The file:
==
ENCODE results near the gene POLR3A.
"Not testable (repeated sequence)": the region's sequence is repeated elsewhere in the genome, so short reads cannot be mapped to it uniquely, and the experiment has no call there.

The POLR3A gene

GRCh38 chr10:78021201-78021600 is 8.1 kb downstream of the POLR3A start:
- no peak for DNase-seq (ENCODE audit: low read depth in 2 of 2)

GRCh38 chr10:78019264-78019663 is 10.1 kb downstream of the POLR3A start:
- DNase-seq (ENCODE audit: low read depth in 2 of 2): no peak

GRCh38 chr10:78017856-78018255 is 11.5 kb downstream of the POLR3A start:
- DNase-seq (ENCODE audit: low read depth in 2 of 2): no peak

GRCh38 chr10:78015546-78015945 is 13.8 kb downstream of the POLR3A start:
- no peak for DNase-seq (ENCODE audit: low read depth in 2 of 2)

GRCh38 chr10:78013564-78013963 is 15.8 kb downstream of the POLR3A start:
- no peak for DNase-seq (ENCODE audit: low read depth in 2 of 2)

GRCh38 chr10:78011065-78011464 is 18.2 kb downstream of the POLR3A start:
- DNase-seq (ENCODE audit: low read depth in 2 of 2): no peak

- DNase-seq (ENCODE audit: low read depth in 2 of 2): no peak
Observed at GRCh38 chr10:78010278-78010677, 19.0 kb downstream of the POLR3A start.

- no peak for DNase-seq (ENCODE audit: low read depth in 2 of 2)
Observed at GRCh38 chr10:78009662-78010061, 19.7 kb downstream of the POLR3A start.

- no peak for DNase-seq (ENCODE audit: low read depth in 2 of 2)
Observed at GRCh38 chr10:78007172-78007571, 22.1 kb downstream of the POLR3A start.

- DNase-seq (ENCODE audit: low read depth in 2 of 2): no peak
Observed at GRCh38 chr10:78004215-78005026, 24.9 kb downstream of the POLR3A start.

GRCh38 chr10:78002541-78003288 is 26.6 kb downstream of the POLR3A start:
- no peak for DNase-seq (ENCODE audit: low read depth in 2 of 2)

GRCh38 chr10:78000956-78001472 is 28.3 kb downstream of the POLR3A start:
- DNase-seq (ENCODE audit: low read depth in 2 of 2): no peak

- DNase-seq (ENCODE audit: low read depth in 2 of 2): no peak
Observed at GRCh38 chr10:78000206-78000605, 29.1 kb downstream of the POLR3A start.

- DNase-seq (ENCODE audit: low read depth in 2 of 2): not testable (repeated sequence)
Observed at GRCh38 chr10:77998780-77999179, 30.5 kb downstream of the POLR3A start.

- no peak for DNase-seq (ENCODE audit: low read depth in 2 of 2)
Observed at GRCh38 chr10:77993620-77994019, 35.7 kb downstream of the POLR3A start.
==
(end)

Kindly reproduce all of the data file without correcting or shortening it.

ENCODE results near the gene POLR3A.
"Not testable (repeated sequence)": the region's sequence is repeated elsewhere in the genome, so short reads cannot be mapped to it uniquely, and the experiment has no call there.

The POLR3A gene

GRCh38 chr10:78021201-78021600 is 8.1 kb downstream of the POLR3A start:
- no peak for DNase-seq (ENCODE audit: low read depth in 2 of 2)

GRCh38 chr10:78019264-78019663 is 10.1 kb downstream of the POLR3A start:
- DNase-seq (ENCODE audit: low read depth in 2 of 2): no peak

GRCh38 chr10:78017856-78018255 is 11.5 kb downstream of the POLR3A start:
- DNase-seq (ENCODE audit: low read depth in 2 of 2): no peak

GRCh38 chr10:78015546-78015945 is 13.8 kb downstream of the POLR3A start:
- no peak for DNase-seq (ENCODE audit: low read depth in 2 of 2)

GRCh38 chr10:78013564-78013963 is 15.8 kb downstream of the POLR3A start:
- no peak for DNase-seq (ENCODE audit: low read depth in 2 of 2)

GRCh38 chr10:78011065-78011464 is 18.2 kb downstream of the POLR3A start:
- DNase-seq (ENCODE audit: low read depth in 2 of 2): no peak

- DNase-seq (ENCODE audit: low read depth in 2 of 2): no peak
Observed at GRCh38 chr10:78010278-78010677, 19.0 kb downstream of the POLR3A start.

- no peak for DNase-seq (ENCODE audit: low read depth in 2 of 2)
Observed at GRCh38 chr10:78009662-78010061, 19.7 kb downstream of the POLR3A start.

- no peak for DNase-seq (ENCODE audit: low read depth in 2 of 2)
Observed at GRCh38 chr10:78007172-78007571, 22.1 kb downstream of the POLR3A start.

- DNase-seq (ENCODE audit: low read depth in 2 of 2): no peak
Observed at GRCh38 chr10:78004215-78005026, 24.9 kb downstream of the POLR3A start.

GRCh38 chr10:78002541-78003288 is 26.6 kb downstream of the POLR3A start:
- no peak for DNase-seq (ENCODE audit: low read depth in 2 of 2)

GRCh38 chr10:78000956-78001472 is 28.3 kb downstream of the POLR3A start:
- DNase-seq (ENCODE audit: low read depth in 2 of 2): no peak

- DNase-seq (ENCODE audit: low read depth in 2 of 2): no peak
Observed at GRCh38 chr10:78000206-78000605, 29.1 kb downstream of the POLR3A start.

- DNase-seq (ENCODE audit: low read depth in 2 of 2): not testable (repeated sequence)
Observed at GRCh38 chr10:77998780-77999179, 30.5 kb downstream of the POLR3A start.

- no peak for DNase-seq (ENCODE audit: low read depth in 2 of 2)
Observed at GRCh38 chr10:77993620-77994019, 35.7 kb downstream of the POLR3A start.